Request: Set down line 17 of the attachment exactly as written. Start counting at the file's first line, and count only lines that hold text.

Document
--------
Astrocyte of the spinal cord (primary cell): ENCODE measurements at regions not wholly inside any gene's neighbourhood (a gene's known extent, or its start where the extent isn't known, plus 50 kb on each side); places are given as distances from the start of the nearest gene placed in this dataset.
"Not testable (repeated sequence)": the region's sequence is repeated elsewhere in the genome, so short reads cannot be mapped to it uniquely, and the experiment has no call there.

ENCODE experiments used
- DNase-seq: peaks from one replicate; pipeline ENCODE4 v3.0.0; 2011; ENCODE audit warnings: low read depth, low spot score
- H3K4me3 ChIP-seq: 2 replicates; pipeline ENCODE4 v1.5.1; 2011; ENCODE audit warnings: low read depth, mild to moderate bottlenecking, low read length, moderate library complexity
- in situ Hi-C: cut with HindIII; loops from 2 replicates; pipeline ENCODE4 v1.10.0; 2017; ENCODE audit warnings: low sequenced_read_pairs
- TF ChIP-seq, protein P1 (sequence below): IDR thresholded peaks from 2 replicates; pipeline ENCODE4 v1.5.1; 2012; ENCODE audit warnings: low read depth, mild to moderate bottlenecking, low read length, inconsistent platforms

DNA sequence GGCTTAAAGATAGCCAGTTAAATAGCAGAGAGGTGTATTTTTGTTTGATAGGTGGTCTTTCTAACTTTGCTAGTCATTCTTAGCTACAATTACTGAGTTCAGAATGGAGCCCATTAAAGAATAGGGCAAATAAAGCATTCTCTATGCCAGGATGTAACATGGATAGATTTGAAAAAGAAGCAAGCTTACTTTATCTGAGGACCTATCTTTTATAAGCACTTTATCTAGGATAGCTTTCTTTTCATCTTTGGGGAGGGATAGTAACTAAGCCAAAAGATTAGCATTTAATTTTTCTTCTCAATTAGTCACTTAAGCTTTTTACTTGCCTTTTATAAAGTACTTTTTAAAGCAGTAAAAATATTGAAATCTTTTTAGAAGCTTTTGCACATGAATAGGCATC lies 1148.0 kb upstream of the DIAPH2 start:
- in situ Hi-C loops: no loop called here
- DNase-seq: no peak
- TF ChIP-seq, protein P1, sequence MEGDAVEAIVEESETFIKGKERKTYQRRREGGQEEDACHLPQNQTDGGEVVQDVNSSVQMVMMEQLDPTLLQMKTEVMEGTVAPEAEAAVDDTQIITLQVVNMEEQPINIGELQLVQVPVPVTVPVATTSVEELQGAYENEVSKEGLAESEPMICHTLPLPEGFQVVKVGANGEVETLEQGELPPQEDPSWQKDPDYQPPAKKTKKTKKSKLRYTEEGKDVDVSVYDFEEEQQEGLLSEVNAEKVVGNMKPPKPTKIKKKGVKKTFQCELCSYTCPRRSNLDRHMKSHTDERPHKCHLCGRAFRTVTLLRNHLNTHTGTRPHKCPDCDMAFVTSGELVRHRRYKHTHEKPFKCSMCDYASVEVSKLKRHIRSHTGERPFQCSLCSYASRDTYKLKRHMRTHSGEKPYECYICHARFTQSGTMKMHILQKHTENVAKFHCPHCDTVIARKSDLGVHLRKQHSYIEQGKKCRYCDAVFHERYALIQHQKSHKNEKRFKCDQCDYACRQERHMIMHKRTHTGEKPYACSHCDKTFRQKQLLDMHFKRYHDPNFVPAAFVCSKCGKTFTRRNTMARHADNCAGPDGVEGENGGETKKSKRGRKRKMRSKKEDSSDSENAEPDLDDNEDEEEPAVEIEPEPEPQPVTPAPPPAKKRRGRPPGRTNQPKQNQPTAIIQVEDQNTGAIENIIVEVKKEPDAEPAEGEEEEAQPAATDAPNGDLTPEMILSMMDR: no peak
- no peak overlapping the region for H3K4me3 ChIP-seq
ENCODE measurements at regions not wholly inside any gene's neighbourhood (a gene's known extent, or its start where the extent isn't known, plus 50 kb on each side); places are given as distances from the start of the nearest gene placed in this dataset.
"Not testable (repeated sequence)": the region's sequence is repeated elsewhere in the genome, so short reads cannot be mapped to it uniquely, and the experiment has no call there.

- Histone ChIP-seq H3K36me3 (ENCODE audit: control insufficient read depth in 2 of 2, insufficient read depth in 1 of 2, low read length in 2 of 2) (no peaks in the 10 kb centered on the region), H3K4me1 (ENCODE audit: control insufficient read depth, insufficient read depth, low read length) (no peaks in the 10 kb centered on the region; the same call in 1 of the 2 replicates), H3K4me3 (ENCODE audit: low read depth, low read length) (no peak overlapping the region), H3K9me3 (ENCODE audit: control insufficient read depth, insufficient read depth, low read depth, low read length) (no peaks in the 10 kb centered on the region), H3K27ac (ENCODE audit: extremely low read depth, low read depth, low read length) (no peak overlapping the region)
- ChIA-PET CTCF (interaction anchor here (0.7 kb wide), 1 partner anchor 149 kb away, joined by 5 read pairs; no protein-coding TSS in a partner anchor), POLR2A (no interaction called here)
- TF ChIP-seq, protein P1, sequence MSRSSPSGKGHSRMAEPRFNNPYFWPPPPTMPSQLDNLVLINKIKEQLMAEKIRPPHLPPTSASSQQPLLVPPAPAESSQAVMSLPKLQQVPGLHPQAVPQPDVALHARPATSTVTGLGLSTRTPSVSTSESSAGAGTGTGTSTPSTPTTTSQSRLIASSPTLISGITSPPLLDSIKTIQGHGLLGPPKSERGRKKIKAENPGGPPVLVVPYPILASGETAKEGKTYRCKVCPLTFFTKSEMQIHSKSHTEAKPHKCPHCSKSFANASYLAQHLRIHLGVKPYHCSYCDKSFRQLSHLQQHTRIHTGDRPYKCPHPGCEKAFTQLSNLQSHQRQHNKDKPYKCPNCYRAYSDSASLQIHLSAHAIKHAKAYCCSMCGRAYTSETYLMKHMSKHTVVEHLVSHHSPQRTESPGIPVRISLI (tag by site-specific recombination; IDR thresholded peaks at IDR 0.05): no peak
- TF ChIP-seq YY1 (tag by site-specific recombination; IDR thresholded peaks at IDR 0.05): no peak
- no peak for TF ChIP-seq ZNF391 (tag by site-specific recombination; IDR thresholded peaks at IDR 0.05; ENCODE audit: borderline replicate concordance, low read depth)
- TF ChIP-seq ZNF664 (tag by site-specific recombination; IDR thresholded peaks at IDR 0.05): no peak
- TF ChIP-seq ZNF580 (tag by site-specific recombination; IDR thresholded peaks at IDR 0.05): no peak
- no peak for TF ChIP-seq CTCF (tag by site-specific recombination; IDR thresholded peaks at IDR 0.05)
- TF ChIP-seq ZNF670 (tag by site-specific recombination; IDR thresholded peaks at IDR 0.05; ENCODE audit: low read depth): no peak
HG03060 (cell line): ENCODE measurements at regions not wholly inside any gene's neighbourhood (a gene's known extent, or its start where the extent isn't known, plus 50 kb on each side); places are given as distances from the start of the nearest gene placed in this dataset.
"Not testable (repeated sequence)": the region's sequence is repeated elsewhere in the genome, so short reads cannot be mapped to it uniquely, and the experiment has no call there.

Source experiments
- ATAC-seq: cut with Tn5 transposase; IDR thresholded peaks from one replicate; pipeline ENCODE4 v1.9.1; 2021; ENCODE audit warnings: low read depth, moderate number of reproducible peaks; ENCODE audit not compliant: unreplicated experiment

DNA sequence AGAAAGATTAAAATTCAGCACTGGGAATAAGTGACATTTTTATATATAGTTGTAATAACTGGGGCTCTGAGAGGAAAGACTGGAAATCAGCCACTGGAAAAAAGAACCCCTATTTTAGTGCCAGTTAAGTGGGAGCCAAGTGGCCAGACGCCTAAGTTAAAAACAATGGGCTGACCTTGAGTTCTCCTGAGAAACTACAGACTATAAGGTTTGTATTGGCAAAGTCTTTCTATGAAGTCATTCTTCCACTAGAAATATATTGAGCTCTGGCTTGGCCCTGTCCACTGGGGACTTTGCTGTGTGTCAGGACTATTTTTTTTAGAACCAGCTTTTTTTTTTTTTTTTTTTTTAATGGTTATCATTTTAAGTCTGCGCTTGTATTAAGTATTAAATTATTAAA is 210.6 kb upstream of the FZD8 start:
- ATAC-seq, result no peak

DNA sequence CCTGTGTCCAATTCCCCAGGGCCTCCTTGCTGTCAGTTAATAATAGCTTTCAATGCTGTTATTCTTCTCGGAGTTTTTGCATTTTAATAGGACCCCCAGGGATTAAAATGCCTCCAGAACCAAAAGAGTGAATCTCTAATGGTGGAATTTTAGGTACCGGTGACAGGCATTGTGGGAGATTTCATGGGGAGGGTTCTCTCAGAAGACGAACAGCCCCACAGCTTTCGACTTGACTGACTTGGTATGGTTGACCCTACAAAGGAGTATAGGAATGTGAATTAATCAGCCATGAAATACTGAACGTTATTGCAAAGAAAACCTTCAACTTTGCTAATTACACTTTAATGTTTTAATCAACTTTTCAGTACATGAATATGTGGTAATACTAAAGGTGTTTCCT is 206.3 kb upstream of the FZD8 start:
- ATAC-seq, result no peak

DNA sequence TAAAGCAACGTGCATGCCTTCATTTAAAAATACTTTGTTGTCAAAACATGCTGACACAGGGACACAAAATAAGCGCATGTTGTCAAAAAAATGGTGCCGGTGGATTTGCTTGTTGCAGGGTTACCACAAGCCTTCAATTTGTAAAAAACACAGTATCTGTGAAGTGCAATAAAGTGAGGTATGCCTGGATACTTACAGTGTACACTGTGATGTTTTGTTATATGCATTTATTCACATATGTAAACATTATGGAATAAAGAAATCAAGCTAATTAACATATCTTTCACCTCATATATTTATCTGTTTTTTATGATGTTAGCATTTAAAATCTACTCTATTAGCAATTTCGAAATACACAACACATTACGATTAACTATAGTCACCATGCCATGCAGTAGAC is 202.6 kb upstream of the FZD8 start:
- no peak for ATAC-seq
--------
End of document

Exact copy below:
- TF ChIP-seq, protein P1, sequence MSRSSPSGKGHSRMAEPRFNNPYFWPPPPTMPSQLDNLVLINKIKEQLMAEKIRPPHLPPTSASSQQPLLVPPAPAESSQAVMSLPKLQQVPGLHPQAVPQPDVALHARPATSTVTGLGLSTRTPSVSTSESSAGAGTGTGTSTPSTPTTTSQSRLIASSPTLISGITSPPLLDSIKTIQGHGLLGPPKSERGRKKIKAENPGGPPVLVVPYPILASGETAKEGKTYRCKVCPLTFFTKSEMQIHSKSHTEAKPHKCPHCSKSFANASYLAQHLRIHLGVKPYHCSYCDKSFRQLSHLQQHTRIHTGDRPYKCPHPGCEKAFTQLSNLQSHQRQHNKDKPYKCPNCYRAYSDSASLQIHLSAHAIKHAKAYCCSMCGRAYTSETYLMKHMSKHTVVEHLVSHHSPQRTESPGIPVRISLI (tag by site-specific recombination; IDR thresholded peaks at IDR 0.05): no peak